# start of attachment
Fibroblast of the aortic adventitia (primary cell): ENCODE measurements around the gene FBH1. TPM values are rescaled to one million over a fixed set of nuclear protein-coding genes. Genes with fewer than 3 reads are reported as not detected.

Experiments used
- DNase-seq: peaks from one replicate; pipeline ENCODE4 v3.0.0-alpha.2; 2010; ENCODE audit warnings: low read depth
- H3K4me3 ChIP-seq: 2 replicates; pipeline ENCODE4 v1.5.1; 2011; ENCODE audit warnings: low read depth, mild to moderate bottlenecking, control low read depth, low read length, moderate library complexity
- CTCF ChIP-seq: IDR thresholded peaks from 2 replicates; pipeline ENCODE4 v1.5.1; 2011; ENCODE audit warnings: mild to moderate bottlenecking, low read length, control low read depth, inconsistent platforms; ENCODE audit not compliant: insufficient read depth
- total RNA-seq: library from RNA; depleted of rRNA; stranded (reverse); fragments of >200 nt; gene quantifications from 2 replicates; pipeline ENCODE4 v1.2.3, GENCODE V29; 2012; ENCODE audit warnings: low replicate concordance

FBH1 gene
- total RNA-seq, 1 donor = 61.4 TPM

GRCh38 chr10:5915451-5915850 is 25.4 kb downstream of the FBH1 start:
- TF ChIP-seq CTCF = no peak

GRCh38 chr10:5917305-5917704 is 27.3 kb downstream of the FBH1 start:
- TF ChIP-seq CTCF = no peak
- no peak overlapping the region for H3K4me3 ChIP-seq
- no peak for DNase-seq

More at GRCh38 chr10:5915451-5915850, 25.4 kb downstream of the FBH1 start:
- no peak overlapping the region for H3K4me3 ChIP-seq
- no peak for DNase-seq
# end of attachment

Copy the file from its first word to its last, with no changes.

Fibroblast of the aortic adventitia (primary cell): ENCODE measurements around the gene FBH1. TPM values are rescaled to one million over a fixed set of nuclear protein-coding genes. Genes with fewer than 3 reads are reported as not detected.

Experiments used
- DNase-seq: peaks from one replicate; pipeline ENCODE4 v3.0.0-alpha.2; 2010; ENCODE audit warnings: low read depth
- H3K4me3 ChIP-seq: 2 replicates; pipeline ENCODE4 v1.5.1; 2011; ENCODE audit warnings: low read depth, mild to moderate bottlenecking, control low read depth, low read length, moderate library complexity
- CTCF ChIP-seq: IDR thresholded peaks from 2 replicates; pipeline ENCODE4 v1.5.1; 2011; ENCODE audit warnings: mild to moderate bottlenecking, low read length, control low read depth, inconsistent platforms; ENCODE audit not compliant: insufficient read depth
- total RNA-seq: library from RNA; depleted of rRNA; stranded (reverse); fragments of >200 nt; gene quantifications from 2 replicates; pipeline ENCODE4 v1.2.3, GENCODE V29; 2012; ENCODE audit warnings: low replicate concordance

FBH1 gene
- total RNA-seq, 1 donor = 61.4 TPM

GRCh38 chr10:5915451-5915850 is 25.4 kb downstream of the FBH1 start:
- TF ChIP-seq CTCF = no peak

GRCh38 chr10:5917305-5917704 is 27.3 kb downstream of the FBH1 start:
- TF ChIP-seq CTCF = no peak
- no peak overlapping the region for H3K4me3 ChIP-seq
- no peak for DNase-seq

More at GRCh38 chr10:5915451-5915850, 25.4 kb downstream of the FBH1 start:
- no peak overlapping the region for H3K4me3 ChIP-seq
- no peak for DNase-seq